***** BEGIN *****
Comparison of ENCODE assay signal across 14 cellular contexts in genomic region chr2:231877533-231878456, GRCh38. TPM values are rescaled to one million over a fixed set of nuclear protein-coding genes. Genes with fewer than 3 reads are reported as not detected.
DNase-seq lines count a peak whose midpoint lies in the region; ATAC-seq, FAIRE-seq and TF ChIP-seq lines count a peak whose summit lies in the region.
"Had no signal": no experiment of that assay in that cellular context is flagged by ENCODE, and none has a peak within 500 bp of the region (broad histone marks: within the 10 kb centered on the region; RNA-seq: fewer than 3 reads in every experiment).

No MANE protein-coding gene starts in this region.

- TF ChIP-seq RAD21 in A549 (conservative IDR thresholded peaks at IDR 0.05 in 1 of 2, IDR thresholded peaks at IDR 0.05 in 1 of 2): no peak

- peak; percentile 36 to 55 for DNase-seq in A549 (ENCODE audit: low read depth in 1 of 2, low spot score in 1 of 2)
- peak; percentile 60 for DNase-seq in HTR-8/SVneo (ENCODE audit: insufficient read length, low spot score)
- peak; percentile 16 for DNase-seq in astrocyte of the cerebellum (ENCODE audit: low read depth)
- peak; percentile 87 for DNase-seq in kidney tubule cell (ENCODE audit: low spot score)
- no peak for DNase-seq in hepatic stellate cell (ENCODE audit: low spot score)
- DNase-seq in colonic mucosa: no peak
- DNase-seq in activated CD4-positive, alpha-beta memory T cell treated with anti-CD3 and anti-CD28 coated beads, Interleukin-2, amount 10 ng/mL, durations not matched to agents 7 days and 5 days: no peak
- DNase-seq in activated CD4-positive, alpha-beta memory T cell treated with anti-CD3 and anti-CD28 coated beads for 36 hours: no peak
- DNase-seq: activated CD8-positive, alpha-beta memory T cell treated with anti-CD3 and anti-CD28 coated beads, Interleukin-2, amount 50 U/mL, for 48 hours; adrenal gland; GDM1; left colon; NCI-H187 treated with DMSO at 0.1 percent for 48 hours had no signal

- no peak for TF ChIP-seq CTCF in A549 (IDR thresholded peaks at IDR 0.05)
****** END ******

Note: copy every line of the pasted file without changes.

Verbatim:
Comparison of ENCODE assay signal across 14 cellular contexts in genomic region chr2:231877533-231878456, GRCh38. TPM values are rescaled to one million over a fixed set of nuclear protein-coding genes. Genes with fewer than 3 reads are reported as not detected.
DNase-seq lines count a peak whose midpoint lies in the region; ATAC-seq, FAIRE-seq and TF ChIP-seq lines count a peak whose summit lies in the region.
"Had no signal": no experiment of that assay in that cellular context is flagged by ENCODE, and none has a peak within 500 bp of the region (broad histone marks: within the 10 kb centered on the region; RNA-seq: fewer than 3 reads in every experiment).

No MANE protein-coding gene starts in this region.

- TF ChIP-seq RAD21 in A549 (conservative IDR thresholded peaks at IDR 0.05 in 1 of 2, IDR thresholded peaks at IDR 0.05 in 1 of 2): no peak

- peak; percentile 36 to 55 for DNase-seq in A549 (ENCODE audit: low read depth in 1 of 2, low spot score in 1 of 2)
- peak; percentile 60 for DNase-seq in HTR-8/SVneo (ENCODE audit: insufficient read length, low spot score)
- peak; percentile 16 for DNase-seq in astrocyte of the cerebellum (ENCODE audit: low read depth)
- peak; percentile 87 for DNase-seq in kidney tubule cell (ENCODE audit: low spot score)
- no peak for DNase-seq in hepatic stellate cell (ENCODE audit: low spot score)
- DNase-seq in colonic mucosa: no peak
- DNase-seq in activated CD4-positive, alpha-beta memory T cell treated with anti-CD3 and anti-CD28 coated beads, Interleukin-2, amount 10 ng/mL, durations not matched to agents 7 days and 5 days: no peak
- DNase-seq in activated CD4-positive, alpha-beta memory T cell treated with anti-CD3 and anti-CD28 coated beads for 36 hours: no peak
- DNase-seq: activated CD8-positive, alpha-beta memory T cell treated with anti-CD3 and anti-CD28 coated beads, Interleukin-2, amount 50 U/mL, for 48 hours; adrenal gland; GDM1; left colon; NCI-H187 treated with DMSO at 0.1 percent for 48 hours had no signal

- no peak for TF ChIP-seq CTCF in A549 (IDR thresholded peaks at IDR 0.05)